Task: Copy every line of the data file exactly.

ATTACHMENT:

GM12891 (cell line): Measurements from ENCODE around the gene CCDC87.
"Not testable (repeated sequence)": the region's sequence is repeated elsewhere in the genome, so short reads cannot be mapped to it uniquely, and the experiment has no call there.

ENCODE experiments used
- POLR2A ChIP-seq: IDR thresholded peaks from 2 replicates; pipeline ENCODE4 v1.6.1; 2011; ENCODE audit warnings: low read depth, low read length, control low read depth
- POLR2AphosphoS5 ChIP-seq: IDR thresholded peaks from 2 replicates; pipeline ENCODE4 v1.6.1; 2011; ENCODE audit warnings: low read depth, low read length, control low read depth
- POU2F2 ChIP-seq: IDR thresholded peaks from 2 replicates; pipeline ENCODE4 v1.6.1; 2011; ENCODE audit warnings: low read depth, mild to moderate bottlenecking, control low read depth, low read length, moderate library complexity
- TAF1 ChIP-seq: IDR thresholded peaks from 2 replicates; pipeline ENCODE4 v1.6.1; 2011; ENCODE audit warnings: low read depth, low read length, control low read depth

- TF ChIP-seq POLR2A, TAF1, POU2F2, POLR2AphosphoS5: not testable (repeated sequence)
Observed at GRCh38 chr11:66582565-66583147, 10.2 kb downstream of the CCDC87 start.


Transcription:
GM12891 (cell line): Measurements from ENCODE around the gene CCDC87.
"Not testable (repeated sequence)": the region's sequence is repeated elsewhere in the genome, so short reads cannot be mapped to it uniquely, and the experiment has no call there.

ENCODE experiments used
- POLR2A ChIP-seq: IDR thresholded peaks from 2 replicates; pipeline ENCODE4 v1.6.1; 2011; ENCODE audit warnings: low read depth, low read length, control low read depth
- POLR2AphosphoS5 ChIP-seq: IDR thresholded peaks from 2 replicates; pipeline ENCODE4 v1.6.1; 2011; ENCODE audit warnings: low read depth, low read length, control low read depth
- POU2F2 ChIP-seq: IDR thresholded peaks from 2 replicates; pipeline ENCODE4 v1.6.1; 2011; ENCODE audit warnings: low read depth, mild to moderate bottlenecking, control low read depth, low read length, moderate library complexity
- TAF1 ChIP-seq: IDR thresholded peaks from 2 replicates; pipeline ENCODE4 v1.6.1; 2011; ENCODE audit warnings: low read depth, low read length, control low read depth

- TF ChIP-seq POLR2A, TAF1, POU2F2, POLR2AphosphoS5: not testable (repeated sequence)
Observed at GRCh38 chr11:66582565-66583147, 10.2 kb downstream of the CCDC87 start.